As if things couldn’t get any better, the class had a Part II complementary course the following semester. I signed up ASAP. It was during this term that the class went behind the Iron Curtain and into Russia. The professor had gone to visit his son, who had been attending Moscow State University, and he was very eager to share the photos. My interest in Russia hadn’t been sparked yet so I retained little from that particular lecture.

My thoughts were more focused on how I was amazed that Moscow was a place his son wanted to study, I wondered about the difficulty of getting a visa to go there, and how he, my professor, had been able to enter the country as a non-student. I knew little about Russia, but with the wall having come down only eleven years prior, I figured the country wouldn’t be too thrilled with letting Americans in just yet. I really had no idea. Rocky IV was still my only connection to the country. Sadly, I wasn’t interested in finding out more.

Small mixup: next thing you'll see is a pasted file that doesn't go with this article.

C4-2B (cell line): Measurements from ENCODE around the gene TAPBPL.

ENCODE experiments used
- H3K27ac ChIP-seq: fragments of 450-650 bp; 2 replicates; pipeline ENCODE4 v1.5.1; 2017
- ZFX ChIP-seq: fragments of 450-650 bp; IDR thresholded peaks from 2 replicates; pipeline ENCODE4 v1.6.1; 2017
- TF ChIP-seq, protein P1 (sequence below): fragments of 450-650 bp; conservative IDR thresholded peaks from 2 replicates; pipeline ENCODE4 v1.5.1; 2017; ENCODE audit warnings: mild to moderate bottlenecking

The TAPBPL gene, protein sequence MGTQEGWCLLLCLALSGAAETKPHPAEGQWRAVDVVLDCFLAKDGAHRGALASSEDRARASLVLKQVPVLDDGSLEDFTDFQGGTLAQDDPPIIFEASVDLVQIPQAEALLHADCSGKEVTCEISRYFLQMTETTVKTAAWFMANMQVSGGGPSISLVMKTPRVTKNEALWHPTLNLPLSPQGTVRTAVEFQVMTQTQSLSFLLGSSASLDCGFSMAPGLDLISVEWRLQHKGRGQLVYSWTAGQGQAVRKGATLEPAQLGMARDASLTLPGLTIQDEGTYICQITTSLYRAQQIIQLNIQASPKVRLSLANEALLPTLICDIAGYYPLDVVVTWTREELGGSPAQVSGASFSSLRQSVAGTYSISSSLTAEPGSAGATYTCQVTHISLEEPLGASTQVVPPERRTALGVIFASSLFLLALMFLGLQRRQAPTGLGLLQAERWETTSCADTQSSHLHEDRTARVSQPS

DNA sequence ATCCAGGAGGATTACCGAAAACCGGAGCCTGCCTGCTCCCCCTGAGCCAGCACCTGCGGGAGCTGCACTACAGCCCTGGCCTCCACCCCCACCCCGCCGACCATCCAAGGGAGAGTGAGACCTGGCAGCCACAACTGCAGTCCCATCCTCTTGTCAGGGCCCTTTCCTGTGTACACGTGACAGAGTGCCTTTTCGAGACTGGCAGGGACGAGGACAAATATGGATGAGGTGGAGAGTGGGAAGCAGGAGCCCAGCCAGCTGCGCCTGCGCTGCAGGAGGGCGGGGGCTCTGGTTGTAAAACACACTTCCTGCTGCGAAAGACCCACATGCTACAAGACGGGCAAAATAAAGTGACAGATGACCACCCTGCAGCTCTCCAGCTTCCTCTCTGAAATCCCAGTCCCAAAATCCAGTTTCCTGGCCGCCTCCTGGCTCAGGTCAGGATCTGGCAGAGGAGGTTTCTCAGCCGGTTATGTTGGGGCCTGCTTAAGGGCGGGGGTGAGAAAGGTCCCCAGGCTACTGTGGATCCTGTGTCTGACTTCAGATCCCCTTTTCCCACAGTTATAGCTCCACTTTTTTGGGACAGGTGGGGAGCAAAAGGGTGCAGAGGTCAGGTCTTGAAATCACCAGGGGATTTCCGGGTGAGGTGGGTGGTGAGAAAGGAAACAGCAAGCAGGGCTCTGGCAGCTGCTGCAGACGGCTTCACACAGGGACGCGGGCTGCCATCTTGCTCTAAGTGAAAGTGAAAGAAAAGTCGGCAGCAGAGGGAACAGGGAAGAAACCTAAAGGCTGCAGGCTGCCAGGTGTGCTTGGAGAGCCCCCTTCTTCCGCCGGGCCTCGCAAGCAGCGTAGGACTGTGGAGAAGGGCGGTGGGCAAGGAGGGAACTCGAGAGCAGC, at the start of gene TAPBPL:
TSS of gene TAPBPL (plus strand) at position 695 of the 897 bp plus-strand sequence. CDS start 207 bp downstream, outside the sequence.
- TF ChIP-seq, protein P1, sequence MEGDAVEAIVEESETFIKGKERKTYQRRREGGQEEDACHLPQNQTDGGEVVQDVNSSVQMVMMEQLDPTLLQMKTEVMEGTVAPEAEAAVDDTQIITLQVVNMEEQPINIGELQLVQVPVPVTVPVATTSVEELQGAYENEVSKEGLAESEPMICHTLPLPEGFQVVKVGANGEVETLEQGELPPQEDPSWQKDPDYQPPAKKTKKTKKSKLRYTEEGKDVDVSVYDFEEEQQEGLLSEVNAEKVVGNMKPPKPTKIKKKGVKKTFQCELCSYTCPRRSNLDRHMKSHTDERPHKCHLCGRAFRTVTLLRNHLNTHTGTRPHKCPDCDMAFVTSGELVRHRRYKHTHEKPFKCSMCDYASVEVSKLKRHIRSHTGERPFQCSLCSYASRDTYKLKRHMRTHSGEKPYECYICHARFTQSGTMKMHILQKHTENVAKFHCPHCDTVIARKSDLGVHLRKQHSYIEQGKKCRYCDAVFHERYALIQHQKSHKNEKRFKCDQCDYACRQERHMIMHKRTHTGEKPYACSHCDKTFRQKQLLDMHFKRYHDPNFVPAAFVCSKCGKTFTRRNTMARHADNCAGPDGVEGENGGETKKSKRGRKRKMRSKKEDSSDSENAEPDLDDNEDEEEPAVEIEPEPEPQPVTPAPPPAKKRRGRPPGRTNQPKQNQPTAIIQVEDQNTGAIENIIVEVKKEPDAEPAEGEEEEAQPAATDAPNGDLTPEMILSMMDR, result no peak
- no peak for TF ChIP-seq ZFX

Four years later, I was finally interested in finding out more about Russia, and I was in-country to do it. For instance, I didn’t know Moscow had hills. On my first day in town a tour took my group to the top of Sparrow Hills in the southwest part of the city where we could overlook the whole of Moscow. I was trying to find all seven “wedding cake” buildings scattered throughout the city. To my right was a the ski jump built in 1953. In front of me, across the river, was the Luzhniki Stadium, where the open and closing ceremonies to the 1980 summer Olympics were held. To my left were distant views of the Kremlin. Behind me was a building for Moscow State University. As I turned to look at it, I felt I had seen it before. But how? When? Where?

The shot the Professor and I both took.

Then it hit me – the historical geography class! The slide came to my mind. In the slide the professor is taking a picture of his son with this building behind him. I was standing in practically the same area as my professor when he took his picture. I had to snap the same shot, of course.